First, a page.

Damian Hill

The Commonwealth Superannuation Corporation is celebrating its centenary anniversary this year and embarking on a shift to a more customer-centric culture, away from a product-driven one.

“We’re trying to be become a more customer focused organisation… as because of our legacy, we are a product-focused organisation, delivering products that have been added over decades,” chief executive Damian Hill tells Investment Magazine.

“There’s a whole heap about culture that needs to change, and we’re well on the way to that.”

CSC’s first fund opened in 1922 and it now manages 11 super funds for current and former Australian federal government employees and members of the Australian Defence Force. Assets under management has grown to close to $60 billion with over 700,000 customers including 230,000 pensioners.

It provides financial literacy, education and advice to its members and given its unique membership, a range of services to support veterans transitioning out of the defence force as well as retirement products and advice.

“The longevity of CSC reflects that the Commonwealth government was amongst the early ones to recognise the benefit of superannuation for its employees,” he says.

One of the improvements is the complete redesign of its health and claims process to make it easier for customers to navigate, particularly for defence force personnel where mental health issues are rife.

Retirement focus

Part of the focus on customers is helping retirees plan their retirement to maintain a comfortable living. “We want to provide the most surety about a pension lasting by using a combination of products, then hopefully customers will actually enjoy a higher lifestyle in retirement with peace of mind,” says Hill.

CSC used detailed internal customer research as well as external research to come up with six key cohorts with different priorities such as flexibility, sustainability of income or maximising investment returns with plans to launch products in 2023.

“We’re looking to put a menu of solutions in place and hopefully help customers be guided to the one that suits them to achieve their goals,” he says.

Hills feels CSC’s unique position as a liability manager rather than an asset manager puts it in good stead to help customers navigate through retirement. “In our investment program, we look at investment governance and are forward looking and we’ve done this for a while. That puts us in good stead as we’ve always talked to customers about retirement,” he says.

Managing the downside

The current roil in global markets has not impacted significantly on customer incomes as CSC is focused on the downside given it invests for both defined benefit and defined contribution schemes. The portfolio is managed through external managers.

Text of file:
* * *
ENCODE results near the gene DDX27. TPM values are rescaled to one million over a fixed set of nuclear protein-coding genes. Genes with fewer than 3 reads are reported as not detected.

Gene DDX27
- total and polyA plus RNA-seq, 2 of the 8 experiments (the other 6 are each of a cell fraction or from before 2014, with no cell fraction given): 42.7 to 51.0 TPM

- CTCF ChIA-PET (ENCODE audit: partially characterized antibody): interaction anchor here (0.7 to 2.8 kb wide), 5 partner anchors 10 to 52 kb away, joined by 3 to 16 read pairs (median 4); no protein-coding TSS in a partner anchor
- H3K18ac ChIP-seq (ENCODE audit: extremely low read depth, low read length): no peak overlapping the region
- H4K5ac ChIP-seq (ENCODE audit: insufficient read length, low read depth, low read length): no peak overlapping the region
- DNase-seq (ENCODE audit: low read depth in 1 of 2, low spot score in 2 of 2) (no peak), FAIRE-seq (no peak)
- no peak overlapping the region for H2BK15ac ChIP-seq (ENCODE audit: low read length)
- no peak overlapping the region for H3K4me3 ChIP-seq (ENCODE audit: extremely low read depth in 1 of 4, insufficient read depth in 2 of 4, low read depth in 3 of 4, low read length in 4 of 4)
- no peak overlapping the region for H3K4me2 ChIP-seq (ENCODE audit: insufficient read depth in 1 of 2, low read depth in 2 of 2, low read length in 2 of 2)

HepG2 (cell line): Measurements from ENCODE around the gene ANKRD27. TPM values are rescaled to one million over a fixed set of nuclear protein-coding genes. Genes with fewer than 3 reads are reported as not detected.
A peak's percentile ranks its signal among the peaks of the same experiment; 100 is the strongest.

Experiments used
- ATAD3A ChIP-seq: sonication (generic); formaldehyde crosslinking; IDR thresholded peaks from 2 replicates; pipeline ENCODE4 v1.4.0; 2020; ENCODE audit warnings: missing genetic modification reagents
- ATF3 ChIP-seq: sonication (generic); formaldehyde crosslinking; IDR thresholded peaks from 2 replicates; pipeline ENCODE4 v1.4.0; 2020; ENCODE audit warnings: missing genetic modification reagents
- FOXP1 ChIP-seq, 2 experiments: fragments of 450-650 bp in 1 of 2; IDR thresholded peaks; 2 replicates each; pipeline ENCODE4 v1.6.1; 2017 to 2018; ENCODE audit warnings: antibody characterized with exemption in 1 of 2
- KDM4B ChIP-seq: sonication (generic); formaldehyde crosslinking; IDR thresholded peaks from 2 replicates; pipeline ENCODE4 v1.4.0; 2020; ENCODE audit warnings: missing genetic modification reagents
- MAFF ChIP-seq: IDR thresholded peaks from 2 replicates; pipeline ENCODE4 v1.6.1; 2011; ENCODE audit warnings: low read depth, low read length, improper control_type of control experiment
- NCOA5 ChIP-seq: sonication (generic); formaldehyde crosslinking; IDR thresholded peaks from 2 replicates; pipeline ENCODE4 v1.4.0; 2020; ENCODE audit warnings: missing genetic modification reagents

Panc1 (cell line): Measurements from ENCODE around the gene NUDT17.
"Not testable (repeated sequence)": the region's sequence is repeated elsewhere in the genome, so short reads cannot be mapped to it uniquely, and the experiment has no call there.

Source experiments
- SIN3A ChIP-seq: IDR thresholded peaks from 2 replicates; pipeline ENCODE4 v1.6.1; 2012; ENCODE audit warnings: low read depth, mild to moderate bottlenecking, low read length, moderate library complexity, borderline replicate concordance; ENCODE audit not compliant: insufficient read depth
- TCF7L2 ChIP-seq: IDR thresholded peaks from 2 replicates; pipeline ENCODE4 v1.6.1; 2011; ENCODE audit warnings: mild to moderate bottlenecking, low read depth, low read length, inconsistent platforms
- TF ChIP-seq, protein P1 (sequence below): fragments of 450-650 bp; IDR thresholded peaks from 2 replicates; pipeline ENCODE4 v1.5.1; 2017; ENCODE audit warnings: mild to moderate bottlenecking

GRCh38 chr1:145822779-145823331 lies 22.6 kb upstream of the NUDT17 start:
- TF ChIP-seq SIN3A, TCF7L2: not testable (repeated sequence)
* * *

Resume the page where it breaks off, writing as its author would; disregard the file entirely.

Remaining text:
“We have always tried to protect the downside more as we see that losing capital permanently is the greatest impairment to retirement incomes and so we’ve always had a skew in our investment returns to try and cut some of the left tail off and protect the downside,” Hill says.

“Because we know our members are generally a bit older, they have higher account balances targeted to the ASFA comfortable retirement standard and as we’re managing against that, we generally take a lower level of risk,” he says. Compared to other super funds, CSC claims it has smaller losses when markets are falling or around 30 per cent downside avoidance but a significant 90 per cent of gains in a rising market.

CSC is also a pioneer in ESG management and investing for many years, underpinned by a belief of a “just transition and not just the transition,” says Hill.

“We can’t have parts of the population… that are left behind. We believe capital has a role in a just transition.”

Cyber security is understandably on the top of the agenda of Hill and his executive team after the recent high profile cyberattacks on Optus and Medibank. The fund has undergone systems testing and staff training to ensure controls are up to mark.

“The nature of our business, and the reputation we hold by carrying the Government crest, is attractive to cyber criminals, therefore we could be a higher target,” he says.

“Social engineering is becoming so much more sophisticated these days, which I’m conscious of as are my executives. We have gone through additional training as we are the highest targets for social engineering.”


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